Comedian Patton Oswalt has a new book coming out next week titled Zombie Spaceship Wasteland (and it is quite good, actually – I think you should buy it). As a result he has been making the rounds online to help promote it. This led to a rather brutal (and funny) editorial foretelling of the death of geek culture at the hands of the internet it once so exalted. This WIRED piece touched a nerve in the community – as no one likes it when the harbinger of death shows up to spoil the party – and a few have taken to rebutting his assertions. You can find the piece here – it is one of this week’s MUST READS. Over here you can find my close friend Harry Knowles’ rebuttal. They’re both right. And they’re both wrong.
Geek culture, as we know it, is getting old. I myself am among the youngest of the old guard, meaning that I’m old enough to have seen Star Wars in a theater, but young enough that it was the first movie I ever saw. The generation that Patton, Harry and I belong to pre-dates the internet. We hail from a time that when you were sent to your room, all you had to do there was entertain yourself with whatever physical media you had there. Kids in my day didn’t have televisions in their rooms. There were no cell phones. The luckiest and richest kids had computers, but they weren’t hooked up to anything to get outside information. No, if you went to your room, you read, you listened to music or you stared at the wall thinking about shit. That was it – those were the choices.
We also hail from an era in which Blockbuster video was just beginning to expand and had yet to reach most shores. Your selection of film watching was limited to what the local family video store (or convenience store – remember that? When 7-11 had 50 video tapes that they rented out?) had on hand supplemented by what HBO was cycling through at the moment. There were 12 Channels, one of them pay cable. If it was on, you watched it. If you didn’t like it, you found something else to do. Like read. Or listen to music. Or stare at the wall. If you were lucky, you had a collection of movies taped off of HBO for the lean times.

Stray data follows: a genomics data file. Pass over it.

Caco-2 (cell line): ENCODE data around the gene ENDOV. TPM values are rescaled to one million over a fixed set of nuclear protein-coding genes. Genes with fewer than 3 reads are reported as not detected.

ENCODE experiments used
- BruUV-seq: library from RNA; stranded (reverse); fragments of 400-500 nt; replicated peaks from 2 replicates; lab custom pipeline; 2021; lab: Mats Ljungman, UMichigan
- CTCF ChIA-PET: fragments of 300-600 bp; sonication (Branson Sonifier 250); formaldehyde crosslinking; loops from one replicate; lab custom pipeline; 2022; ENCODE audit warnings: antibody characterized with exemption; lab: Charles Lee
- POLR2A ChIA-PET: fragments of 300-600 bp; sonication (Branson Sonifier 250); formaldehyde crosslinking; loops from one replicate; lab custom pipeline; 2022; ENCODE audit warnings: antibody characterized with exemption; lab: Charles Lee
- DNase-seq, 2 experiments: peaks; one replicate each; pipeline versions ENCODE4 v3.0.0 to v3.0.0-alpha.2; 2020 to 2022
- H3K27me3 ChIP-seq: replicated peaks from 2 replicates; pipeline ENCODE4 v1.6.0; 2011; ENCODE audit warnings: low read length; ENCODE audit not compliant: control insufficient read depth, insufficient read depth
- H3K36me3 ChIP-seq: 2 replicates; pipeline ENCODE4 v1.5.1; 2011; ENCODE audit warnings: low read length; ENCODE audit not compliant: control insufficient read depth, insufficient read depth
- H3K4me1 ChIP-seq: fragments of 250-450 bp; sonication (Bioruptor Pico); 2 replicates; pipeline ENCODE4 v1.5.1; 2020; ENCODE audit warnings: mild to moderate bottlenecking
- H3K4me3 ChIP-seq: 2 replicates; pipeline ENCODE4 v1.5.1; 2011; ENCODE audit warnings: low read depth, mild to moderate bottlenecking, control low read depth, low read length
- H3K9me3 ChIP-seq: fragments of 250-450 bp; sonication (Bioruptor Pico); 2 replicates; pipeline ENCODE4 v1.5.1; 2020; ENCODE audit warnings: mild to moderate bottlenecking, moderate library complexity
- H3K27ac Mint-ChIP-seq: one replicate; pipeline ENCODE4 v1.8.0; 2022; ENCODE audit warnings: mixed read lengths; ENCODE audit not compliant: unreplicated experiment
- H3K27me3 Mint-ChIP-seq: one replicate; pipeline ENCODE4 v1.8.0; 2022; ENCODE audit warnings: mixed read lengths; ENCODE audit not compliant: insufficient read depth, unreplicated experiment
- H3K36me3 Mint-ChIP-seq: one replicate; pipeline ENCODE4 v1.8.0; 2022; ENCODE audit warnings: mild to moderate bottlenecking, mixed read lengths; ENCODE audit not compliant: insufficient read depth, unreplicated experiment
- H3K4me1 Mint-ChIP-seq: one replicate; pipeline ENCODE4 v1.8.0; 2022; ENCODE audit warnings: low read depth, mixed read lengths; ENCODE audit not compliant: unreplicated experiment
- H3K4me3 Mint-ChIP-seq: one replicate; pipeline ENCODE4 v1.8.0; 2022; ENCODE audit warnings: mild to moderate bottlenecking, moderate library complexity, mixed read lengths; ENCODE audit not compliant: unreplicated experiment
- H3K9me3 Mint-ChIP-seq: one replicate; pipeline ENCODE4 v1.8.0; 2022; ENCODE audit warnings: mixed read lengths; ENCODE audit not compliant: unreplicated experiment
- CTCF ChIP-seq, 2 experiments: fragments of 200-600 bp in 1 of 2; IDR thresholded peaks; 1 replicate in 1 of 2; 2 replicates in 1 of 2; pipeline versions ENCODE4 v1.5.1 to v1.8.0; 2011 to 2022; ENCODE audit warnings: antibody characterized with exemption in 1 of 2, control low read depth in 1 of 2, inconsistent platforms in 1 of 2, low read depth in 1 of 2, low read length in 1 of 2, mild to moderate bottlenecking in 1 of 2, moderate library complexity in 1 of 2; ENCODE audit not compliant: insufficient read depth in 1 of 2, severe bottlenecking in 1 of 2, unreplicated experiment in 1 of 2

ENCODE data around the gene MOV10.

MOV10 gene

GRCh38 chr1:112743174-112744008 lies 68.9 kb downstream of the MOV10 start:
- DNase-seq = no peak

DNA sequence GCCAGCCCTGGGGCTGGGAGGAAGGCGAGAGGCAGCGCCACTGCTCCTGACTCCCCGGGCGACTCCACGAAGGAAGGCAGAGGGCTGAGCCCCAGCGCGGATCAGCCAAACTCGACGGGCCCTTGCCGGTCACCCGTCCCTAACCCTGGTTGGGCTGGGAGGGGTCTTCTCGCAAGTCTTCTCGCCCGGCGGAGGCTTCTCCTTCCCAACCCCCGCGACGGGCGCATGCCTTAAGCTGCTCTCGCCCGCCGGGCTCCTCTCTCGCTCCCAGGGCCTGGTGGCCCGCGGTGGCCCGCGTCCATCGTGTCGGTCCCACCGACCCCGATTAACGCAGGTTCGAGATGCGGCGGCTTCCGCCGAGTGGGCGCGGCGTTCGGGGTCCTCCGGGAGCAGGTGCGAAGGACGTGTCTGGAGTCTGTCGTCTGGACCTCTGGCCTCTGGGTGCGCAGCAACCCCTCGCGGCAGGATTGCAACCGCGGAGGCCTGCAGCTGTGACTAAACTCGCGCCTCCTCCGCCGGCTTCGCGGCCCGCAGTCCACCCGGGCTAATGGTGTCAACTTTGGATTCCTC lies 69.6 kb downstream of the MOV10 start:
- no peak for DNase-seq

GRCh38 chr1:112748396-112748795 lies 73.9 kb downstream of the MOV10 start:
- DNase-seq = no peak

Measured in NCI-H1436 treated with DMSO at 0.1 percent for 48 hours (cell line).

Our choices were limited, and thus our experiences shared. If you were a geek in the 80’s, you watched the same movies that I did, read the same books that I did, found enlightenment in the same music as I did. And they were not those things that were all necessarily popular. To many, they were decidedly unpopular. And since many of us were equally as unpopular, we found a certain kinship with being among the few who appreciated such things and took solace with those that appreciated our love of such them.
In 2004, just before the Austin premiere of Shaun of the Dead, I found myself standing in the dark corner of a video store with Simon Pegg. He’d overheard my wife discussing my upcoming birthday and the plans to have a cake decorated with the poster art for Battle Byond the Stars. He turned to me. “Does she mean the Roger Corman film?” I nodded. “Yeah, it’s one of my favorites.” His eyes lit up. It was one of his favorites too. We spent five minutes trading lines and talking about our favorite parts – sharing trivia and delighting that we’d found someone else who appreciated the same, obscure little turkey – all while others looked on without anything to add, because many of them weren’t old enough to remember a time when HBO and the local TV affiliates programmed it as their Sunday Afternoon Matinee seemingly every week.
Patton Oswalt is right; that culture is dying. When kids get sent to their rooms, they have computers, and on those computers they have access to tens of thousands of movies, millions of books, an almost limitless supply of music – but more importantly, all the social contact they can stand. Type something you like into Google and you’ll find a place where people are talking about it. Type it into Youtube and you’ll find videos about it. You are no longer alone, and as a result, people who appreciate the same things as you are no longer nearly as special – and thus you don’t quite appreciate them the same way we did back our day. Instead, the culture is less about finding a connection and trying to stand out in the herd – something that Patton so eloquently points out is becoming harder and harder to do as the limitless stream of information becomes easier and easier to access.
There is a shared culture now – but it is a very different, writhing beast unlike that which we sprung from. But that, true believers, is for next week’s column.
Here’s my review of Zombie Spaceship Wasteland. Seriously, this guy is one hell of a talented writer.